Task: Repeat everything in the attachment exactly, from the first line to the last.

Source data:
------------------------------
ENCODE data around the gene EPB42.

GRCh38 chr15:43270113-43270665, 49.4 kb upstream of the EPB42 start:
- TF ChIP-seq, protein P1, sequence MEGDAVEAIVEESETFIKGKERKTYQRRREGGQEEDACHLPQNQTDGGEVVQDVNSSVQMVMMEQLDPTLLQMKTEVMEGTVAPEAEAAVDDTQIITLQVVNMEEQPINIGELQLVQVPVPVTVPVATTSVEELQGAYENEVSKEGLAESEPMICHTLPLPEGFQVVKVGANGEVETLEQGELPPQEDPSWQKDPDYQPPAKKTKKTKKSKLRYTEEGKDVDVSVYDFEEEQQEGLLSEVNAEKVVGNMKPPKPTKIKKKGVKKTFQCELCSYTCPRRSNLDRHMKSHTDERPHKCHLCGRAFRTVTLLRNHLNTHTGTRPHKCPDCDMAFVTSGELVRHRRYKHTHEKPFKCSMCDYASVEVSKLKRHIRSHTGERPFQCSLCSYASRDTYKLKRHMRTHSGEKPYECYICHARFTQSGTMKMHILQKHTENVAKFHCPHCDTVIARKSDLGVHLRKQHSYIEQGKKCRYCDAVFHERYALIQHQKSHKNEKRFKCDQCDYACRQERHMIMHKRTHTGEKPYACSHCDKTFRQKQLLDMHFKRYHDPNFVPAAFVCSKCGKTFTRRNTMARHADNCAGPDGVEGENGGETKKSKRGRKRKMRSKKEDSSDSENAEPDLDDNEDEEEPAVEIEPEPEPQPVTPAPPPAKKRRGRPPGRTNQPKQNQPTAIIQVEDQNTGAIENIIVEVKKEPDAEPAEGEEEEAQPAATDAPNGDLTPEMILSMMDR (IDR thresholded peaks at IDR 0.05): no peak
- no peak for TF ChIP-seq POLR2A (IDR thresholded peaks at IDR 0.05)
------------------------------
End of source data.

ENCODE data around the gene EPB42.

GRCh38 chr15:43270113-43270665, 49.4 kb upstream of the EPB42 start:
- TF ChIP-seq, protein P1, sequence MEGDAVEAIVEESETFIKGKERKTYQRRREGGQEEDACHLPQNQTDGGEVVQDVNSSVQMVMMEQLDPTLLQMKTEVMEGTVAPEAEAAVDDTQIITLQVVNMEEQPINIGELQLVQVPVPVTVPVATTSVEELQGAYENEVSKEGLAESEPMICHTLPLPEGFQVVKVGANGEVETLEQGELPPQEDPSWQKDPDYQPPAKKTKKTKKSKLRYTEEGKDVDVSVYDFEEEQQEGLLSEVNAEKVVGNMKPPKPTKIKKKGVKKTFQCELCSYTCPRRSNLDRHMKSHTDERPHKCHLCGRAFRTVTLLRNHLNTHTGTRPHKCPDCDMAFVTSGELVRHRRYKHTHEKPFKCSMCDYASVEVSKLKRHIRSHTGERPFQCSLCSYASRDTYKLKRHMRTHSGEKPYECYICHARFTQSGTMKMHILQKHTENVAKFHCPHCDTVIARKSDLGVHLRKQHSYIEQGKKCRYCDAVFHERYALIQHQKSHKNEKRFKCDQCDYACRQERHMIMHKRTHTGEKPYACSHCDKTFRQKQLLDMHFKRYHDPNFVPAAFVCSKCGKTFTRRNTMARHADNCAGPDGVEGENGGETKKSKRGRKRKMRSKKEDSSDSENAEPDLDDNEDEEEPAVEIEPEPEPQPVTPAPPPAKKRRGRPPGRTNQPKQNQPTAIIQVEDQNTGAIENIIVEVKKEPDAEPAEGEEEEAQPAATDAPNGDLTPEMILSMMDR (IDR thresholded peaks at IDR 0.05): no peak
- no peak for TF ChIP-seq POLR2A (IDR thresholded peaks at IDR 0.05)